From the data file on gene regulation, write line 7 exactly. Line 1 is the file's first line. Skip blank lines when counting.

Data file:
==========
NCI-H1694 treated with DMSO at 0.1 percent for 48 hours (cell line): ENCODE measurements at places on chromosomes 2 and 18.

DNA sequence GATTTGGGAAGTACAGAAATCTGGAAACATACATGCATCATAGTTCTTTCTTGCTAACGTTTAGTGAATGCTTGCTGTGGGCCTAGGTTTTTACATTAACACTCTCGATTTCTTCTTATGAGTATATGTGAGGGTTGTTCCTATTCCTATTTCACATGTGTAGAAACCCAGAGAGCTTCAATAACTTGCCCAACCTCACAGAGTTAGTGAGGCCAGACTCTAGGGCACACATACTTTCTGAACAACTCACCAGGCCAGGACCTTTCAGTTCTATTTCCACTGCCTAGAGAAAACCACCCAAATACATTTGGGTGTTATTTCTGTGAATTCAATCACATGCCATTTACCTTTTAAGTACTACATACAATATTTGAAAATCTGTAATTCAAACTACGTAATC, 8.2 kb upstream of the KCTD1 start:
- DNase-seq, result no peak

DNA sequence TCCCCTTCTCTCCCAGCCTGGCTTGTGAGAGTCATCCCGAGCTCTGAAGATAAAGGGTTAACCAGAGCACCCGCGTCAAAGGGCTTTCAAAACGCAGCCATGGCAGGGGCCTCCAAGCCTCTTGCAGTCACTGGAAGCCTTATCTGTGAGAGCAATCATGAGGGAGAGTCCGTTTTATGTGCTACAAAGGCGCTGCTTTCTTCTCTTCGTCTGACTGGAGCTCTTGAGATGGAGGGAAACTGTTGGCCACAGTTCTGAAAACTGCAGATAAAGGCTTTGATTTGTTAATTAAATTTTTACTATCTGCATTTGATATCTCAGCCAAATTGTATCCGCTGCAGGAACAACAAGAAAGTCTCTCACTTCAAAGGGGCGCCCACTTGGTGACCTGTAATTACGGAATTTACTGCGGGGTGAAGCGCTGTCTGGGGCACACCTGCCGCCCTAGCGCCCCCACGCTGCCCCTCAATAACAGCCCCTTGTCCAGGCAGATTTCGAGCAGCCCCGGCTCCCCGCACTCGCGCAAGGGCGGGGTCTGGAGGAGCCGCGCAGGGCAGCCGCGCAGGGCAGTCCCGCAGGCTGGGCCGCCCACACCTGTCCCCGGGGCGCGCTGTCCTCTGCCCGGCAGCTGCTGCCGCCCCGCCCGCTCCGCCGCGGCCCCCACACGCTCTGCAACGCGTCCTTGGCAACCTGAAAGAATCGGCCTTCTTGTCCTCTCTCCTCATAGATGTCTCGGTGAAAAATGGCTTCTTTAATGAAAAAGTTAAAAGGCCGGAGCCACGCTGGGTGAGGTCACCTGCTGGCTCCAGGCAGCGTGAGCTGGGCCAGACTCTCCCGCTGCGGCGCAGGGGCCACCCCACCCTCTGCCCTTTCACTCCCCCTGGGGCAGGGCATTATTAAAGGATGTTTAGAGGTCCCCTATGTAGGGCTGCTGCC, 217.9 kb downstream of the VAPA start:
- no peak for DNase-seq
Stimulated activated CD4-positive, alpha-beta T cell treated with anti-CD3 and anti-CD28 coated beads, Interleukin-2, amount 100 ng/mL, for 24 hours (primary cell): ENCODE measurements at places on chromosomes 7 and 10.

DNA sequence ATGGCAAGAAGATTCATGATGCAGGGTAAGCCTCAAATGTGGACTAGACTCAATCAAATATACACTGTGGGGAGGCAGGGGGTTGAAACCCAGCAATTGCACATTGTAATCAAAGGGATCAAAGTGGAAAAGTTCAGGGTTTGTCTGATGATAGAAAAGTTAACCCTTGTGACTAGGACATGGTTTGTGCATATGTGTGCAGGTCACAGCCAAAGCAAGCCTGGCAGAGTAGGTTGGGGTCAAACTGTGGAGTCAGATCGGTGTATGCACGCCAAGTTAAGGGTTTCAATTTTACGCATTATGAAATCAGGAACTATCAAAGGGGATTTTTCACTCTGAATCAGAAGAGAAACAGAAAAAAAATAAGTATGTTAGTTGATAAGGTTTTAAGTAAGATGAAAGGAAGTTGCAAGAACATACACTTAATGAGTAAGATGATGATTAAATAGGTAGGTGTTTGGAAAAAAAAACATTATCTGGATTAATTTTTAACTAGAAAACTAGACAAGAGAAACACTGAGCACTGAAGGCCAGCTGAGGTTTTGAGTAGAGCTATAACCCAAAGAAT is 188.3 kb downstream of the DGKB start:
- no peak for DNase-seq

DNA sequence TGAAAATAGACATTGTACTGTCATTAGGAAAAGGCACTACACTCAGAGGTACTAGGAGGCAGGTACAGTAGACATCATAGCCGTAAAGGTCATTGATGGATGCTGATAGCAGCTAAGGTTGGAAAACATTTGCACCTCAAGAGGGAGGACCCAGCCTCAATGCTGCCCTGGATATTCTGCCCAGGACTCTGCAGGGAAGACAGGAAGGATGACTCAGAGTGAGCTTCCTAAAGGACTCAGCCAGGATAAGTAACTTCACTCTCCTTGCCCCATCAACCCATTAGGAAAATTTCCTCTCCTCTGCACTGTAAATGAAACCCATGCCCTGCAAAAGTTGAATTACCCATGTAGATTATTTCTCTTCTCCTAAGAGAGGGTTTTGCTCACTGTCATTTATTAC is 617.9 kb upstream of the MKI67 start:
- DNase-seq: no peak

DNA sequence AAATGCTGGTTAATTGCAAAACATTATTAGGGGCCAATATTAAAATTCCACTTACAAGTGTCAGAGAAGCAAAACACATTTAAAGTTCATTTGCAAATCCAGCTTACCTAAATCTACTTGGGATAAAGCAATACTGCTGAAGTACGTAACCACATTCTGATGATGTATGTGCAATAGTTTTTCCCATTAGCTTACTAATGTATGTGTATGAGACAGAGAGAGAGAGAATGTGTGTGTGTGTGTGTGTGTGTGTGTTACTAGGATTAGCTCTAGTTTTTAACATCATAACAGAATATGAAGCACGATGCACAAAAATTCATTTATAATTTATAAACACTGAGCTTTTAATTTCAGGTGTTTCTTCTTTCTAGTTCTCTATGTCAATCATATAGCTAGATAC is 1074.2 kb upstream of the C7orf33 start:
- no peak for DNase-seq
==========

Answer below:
DNA sequence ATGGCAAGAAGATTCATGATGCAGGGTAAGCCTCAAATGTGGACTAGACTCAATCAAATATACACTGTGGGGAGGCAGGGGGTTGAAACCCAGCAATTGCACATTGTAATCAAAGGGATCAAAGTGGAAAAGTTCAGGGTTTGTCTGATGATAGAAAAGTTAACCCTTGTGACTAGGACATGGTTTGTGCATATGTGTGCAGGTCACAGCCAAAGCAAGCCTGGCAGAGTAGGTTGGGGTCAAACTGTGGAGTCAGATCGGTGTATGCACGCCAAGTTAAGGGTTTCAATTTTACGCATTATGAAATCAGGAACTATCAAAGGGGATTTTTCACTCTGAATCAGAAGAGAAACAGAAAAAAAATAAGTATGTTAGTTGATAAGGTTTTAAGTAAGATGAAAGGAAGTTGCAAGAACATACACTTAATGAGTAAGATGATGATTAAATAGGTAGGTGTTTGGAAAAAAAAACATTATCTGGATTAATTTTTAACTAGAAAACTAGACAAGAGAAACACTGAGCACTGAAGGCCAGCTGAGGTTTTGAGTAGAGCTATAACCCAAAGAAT is 188.3 kb downstream of the DGKB start: